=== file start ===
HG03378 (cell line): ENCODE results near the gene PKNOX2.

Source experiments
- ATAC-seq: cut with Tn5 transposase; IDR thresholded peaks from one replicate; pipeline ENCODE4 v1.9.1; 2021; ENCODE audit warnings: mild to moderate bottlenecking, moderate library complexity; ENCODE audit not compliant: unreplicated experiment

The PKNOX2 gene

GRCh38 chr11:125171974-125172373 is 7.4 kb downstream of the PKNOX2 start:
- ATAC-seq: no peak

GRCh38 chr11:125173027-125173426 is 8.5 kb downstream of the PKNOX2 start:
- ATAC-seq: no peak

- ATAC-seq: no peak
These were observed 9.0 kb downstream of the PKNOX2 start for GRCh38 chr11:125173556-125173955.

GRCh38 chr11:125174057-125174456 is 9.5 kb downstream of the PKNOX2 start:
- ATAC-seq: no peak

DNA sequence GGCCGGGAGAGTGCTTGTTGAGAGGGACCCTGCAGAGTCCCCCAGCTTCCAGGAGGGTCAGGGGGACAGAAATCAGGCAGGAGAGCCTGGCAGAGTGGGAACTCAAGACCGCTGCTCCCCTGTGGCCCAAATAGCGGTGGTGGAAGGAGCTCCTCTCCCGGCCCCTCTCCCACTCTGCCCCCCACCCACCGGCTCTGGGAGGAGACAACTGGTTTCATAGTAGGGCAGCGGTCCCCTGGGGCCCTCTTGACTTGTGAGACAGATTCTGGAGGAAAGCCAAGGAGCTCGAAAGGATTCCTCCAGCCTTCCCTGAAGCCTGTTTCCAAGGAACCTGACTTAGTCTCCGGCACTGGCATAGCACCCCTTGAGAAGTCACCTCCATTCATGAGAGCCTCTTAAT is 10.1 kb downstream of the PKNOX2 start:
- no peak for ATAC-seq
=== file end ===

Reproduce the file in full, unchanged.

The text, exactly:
HG03378 (cell line): ENCODE results near the gene PKNOX2.

Source experiments
- ATAC-seq: cut with Tn5 transposase; IDR thresholded peaks from one replicate; pipeline ENCODE4 v1.9.1; 2021; ENCODE audit warnings: mild to moderate bottlenecking, moderate library complexity; ENCODE audit not compliant: unreplicated experiment

The PKNOX2 gene

GRCh38 chr11:125171974-125172373 is 7.4 kb downstream of the PKNOX2 start:
- ATAC-seq: no peak

GRCh38 chr11:125173027-125173426 is 8.5 kb downstream of the PKNOX2 start:
- ATAC-seq: no peak

- ATAC-seq: no peak
These were observed 9.0 kb downstream of the PKNOX2 start for GRCh38 chr11:125173556-125173955.

GRCh38 chr11:125174057-125174456 is 9.5 kb downstream of the PKNOX2 start:
- ATAC-seq: no peak

DNA sequence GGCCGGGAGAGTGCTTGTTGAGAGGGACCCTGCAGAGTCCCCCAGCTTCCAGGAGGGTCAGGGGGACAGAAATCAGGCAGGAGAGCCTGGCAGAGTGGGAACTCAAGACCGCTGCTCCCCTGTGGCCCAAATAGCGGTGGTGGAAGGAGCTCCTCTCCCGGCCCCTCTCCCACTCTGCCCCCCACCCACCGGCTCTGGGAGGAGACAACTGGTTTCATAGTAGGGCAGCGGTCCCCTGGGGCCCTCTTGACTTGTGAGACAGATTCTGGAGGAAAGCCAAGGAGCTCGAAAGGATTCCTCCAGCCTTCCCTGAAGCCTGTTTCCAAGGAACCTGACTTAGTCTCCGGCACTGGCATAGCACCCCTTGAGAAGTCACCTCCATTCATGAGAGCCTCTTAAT is 10.1 kb downstream of the PKNOX2 start:
- no peak for ATAC-seq